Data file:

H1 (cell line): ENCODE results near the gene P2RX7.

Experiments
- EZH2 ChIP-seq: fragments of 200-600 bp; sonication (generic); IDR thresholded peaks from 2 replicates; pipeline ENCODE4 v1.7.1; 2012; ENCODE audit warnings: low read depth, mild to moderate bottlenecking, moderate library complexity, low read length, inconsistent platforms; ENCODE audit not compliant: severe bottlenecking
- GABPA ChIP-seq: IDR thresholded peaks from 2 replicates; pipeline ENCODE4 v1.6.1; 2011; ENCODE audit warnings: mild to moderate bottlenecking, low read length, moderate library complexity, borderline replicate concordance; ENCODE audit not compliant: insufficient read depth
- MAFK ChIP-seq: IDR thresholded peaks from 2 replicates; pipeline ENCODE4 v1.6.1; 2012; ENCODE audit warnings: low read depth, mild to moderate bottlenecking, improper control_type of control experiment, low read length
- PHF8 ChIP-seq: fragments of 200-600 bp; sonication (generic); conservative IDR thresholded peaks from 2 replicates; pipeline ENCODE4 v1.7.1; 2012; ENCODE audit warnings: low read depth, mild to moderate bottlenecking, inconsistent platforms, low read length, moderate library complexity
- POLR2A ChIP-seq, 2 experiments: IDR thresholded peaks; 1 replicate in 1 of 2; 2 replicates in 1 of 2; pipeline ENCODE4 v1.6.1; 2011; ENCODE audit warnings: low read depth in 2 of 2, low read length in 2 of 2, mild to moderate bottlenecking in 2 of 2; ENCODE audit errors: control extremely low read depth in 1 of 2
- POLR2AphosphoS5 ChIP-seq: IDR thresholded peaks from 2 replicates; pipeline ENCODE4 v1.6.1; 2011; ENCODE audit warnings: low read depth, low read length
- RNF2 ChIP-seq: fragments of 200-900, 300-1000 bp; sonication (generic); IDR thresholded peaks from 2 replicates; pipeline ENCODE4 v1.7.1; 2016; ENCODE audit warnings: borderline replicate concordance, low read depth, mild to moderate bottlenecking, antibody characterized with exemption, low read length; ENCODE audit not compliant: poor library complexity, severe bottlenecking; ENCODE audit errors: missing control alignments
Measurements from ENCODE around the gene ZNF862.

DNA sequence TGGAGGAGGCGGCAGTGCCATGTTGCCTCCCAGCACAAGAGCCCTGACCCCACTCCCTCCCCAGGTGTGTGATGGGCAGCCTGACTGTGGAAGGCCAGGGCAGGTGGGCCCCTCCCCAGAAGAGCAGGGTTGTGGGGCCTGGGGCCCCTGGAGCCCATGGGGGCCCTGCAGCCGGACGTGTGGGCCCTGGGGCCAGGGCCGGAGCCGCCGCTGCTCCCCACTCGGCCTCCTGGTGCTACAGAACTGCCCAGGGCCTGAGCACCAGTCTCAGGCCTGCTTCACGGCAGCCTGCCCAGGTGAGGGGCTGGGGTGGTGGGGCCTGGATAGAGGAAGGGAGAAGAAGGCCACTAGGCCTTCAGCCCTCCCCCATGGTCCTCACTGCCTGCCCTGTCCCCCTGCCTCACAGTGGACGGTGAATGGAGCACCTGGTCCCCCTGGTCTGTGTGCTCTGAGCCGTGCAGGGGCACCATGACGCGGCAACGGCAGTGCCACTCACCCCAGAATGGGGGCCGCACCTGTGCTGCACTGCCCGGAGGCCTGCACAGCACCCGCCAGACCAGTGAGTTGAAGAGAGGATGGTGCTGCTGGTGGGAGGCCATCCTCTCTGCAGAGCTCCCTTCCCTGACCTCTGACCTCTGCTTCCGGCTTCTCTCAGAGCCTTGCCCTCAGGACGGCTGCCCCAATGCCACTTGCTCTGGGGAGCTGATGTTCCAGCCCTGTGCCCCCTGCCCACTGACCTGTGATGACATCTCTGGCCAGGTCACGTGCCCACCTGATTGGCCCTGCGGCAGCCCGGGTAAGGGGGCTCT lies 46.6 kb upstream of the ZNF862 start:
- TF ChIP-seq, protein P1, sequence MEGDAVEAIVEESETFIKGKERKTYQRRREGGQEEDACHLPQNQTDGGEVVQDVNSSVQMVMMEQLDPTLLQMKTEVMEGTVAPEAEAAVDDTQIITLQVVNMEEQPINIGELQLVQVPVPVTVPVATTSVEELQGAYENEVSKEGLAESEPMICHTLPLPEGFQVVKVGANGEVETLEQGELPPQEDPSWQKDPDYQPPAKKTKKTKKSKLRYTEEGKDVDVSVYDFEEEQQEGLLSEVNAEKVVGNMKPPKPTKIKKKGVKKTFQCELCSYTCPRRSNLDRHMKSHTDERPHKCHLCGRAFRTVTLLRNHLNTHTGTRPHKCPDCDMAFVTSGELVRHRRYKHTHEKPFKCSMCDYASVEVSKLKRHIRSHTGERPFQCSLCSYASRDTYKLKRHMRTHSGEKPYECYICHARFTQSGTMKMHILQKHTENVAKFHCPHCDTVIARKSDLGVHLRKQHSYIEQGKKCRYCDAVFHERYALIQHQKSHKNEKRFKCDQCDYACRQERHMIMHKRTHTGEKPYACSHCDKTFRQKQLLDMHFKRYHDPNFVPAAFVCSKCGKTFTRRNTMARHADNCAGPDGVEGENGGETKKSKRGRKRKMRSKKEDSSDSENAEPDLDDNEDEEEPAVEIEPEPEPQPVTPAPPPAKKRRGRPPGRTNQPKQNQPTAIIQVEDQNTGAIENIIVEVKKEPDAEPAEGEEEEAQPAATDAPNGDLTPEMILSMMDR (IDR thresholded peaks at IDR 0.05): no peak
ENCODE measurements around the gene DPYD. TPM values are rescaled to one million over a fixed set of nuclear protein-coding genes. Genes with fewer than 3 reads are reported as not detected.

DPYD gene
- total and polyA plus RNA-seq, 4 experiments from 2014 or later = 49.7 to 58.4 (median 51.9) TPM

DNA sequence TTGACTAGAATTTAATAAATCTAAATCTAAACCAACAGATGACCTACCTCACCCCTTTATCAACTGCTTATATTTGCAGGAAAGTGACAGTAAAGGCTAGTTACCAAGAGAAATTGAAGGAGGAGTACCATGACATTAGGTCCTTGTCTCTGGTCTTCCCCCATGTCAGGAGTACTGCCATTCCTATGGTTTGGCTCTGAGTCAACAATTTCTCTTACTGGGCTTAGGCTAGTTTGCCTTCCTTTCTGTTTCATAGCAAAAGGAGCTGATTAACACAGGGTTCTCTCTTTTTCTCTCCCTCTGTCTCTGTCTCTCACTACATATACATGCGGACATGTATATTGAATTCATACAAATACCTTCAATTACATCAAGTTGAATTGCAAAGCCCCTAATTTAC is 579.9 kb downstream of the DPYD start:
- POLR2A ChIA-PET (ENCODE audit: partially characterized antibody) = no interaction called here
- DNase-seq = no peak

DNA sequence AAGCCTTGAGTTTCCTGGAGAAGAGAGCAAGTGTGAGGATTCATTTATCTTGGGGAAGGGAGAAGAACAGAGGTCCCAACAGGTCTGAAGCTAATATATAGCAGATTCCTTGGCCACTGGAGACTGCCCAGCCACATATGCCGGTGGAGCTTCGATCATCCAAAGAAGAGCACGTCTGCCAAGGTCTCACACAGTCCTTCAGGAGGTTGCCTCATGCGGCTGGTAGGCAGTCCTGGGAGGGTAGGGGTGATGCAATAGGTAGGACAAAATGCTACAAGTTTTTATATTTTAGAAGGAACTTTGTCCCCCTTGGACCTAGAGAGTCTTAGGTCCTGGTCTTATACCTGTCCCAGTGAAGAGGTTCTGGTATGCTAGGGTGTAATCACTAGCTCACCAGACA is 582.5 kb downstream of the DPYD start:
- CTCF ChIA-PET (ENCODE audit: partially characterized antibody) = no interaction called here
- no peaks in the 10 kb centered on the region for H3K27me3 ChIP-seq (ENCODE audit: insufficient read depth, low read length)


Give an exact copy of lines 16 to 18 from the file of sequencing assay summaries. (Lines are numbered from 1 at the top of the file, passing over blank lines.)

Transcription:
DNA sequence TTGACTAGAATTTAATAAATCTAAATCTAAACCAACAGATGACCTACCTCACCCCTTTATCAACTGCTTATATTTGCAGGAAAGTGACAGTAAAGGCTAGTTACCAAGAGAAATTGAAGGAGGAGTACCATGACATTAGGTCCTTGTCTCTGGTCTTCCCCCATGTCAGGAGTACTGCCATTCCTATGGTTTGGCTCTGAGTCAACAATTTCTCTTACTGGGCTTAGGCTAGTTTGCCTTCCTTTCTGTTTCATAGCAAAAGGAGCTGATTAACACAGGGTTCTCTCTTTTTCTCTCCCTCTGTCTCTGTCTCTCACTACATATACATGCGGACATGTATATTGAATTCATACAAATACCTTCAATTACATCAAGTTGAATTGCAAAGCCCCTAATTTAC is 579.9 kb downstream of the DPYD start:
- POLR2A ChIA-PET (ENCODE audit: partially characterized antibody) = no interaction called here
- DNase-seq = no peak